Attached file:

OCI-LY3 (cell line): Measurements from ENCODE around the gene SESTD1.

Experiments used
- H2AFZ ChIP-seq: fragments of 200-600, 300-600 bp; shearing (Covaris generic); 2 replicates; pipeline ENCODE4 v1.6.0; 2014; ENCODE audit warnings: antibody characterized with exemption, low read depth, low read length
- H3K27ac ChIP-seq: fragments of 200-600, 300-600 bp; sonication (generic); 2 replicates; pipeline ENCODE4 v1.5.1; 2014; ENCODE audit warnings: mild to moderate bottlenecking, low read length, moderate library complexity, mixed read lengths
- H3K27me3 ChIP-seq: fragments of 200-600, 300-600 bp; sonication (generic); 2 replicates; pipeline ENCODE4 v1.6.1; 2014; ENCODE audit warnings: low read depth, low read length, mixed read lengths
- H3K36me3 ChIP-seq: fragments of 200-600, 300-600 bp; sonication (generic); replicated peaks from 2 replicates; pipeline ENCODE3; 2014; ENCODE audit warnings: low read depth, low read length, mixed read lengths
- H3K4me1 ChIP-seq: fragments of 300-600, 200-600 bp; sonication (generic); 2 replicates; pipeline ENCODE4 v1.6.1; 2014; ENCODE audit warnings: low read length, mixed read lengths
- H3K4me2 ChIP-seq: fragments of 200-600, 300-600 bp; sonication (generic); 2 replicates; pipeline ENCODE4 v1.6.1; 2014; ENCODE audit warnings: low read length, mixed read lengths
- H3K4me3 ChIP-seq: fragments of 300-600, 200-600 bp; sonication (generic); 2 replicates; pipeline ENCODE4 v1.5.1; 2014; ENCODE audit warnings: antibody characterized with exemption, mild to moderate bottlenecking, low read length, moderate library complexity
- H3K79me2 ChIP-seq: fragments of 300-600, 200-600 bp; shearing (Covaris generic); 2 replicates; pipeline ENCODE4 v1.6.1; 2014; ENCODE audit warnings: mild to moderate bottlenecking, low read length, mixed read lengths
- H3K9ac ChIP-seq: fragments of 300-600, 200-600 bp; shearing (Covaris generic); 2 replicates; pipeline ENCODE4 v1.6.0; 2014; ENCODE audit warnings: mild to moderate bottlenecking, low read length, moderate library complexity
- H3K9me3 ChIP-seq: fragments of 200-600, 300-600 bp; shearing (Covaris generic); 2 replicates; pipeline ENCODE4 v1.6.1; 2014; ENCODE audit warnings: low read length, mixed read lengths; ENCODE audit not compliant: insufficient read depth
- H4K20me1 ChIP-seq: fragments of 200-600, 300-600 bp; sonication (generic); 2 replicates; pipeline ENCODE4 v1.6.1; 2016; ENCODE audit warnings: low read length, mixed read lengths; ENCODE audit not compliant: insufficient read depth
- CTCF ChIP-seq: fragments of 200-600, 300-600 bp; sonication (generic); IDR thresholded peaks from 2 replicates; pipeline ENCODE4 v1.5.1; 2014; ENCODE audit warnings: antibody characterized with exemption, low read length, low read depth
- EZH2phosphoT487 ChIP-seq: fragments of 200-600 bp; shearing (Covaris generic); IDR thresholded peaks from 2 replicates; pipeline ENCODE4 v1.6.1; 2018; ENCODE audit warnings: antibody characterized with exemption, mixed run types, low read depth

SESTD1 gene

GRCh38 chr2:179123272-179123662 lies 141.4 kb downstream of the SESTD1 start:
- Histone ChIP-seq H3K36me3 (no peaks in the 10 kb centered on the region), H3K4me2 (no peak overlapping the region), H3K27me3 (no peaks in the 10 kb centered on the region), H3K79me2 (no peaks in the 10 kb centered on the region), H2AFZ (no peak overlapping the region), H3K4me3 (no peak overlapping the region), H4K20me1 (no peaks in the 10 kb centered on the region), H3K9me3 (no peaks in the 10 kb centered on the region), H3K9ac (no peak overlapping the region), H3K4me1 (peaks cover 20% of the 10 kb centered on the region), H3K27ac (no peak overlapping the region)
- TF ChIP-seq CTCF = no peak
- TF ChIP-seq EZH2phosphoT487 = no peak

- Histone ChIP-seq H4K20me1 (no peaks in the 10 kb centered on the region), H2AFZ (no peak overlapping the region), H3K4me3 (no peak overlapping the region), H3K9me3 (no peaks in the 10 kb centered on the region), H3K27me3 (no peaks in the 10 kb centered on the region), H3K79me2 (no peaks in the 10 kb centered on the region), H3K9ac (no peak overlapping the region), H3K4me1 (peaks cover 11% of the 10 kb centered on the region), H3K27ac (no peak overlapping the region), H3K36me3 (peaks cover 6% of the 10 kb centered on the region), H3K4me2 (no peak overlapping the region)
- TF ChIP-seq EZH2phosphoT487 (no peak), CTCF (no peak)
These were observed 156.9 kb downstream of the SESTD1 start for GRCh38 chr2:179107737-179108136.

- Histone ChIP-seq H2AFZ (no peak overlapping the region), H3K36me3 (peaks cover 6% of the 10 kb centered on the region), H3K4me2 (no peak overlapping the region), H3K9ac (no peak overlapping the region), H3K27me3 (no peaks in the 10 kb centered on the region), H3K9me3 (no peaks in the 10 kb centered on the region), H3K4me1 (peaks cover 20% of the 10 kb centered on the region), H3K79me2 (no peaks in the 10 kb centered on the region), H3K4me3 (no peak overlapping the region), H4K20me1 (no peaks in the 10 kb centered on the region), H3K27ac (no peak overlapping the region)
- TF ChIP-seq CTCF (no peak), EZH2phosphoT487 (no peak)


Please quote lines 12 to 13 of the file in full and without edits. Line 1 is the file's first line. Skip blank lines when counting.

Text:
- H3K9me3 ChIP-seq: fragments of 200-600, 300-600 bp; shearing (Covaris generic); 2 replicates; pipeline ENCODE4 v1.6.1; 2014; ENCODE audit warnings: low read length, mixed read lengths; ENCODE audit not compliant: insufficient read depth
- H4K20me1 ChIP-seq: fragments of 200-600, 300-600 bp; sonication (generic); 2 replicates; pipeline ENCODE4 v1.6.1; 2016; ENCODE audit warnings: low read length, mixed read lengths; ENCODE audit not compliant: insufficient read depth